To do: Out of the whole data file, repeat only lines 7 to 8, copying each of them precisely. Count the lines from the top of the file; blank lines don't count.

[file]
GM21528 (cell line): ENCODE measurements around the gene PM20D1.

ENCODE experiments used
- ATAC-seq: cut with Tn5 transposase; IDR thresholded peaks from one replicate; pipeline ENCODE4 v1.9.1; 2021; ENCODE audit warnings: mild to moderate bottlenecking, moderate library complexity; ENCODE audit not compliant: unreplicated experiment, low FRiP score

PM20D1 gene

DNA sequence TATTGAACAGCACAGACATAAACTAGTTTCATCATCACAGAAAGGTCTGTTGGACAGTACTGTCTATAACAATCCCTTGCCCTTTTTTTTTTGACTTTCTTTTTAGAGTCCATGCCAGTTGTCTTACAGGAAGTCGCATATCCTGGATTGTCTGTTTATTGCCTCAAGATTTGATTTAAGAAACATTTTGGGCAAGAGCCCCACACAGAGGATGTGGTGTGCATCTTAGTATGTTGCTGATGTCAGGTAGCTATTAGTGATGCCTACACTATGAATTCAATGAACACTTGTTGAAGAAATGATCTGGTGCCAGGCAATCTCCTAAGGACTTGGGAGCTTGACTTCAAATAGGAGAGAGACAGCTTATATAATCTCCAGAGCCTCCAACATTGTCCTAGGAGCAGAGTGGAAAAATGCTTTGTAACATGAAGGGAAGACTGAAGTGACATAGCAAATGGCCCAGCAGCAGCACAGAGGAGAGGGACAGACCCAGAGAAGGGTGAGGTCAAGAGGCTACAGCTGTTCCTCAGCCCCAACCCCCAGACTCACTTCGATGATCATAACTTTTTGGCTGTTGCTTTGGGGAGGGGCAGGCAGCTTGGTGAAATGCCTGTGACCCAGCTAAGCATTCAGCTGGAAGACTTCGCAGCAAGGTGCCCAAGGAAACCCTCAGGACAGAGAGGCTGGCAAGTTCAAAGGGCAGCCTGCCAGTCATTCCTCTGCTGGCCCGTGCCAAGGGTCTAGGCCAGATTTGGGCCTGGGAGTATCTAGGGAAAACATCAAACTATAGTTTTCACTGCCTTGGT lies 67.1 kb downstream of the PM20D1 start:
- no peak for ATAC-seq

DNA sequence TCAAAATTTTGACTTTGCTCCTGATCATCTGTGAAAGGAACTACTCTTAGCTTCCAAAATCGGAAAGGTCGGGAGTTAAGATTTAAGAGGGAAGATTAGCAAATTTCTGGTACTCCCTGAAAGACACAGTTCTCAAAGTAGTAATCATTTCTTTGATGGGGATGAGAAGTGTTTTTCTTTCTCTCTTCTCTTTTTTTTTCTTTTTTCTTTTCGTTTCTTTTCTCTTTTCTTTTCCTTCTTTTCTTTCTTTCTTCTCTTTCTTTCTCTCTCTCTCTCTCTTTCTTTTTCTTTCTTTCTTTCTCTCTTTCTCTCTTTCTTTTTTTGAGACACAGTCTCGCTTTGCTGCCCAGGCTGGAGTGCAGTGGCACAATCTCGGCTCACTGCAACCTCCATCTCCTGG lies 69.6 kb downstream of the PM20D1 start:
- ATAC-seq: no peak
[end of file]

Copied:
DNA sequence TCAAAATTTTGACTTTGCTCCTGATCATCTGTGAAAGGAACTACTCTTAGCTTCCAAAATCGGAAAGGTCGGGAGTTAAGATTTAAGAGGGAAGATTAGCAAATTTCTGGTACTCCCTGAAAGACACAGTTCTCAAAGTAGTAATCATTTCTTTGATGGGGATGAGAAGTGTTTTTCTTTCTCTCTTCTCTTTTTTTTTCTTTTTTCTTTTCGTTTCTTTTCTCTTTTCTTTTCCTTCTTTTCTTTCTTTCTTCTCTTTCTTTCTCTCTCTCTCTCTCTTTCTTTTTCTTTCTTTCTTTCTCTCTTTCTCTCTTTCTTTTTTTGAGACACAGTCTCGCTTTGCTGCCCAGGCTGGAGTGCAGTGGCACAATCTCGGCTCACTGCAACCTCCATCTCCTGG lies 69.6 kb downstream of the PM20D1 start:
- ATAC-seq: no peak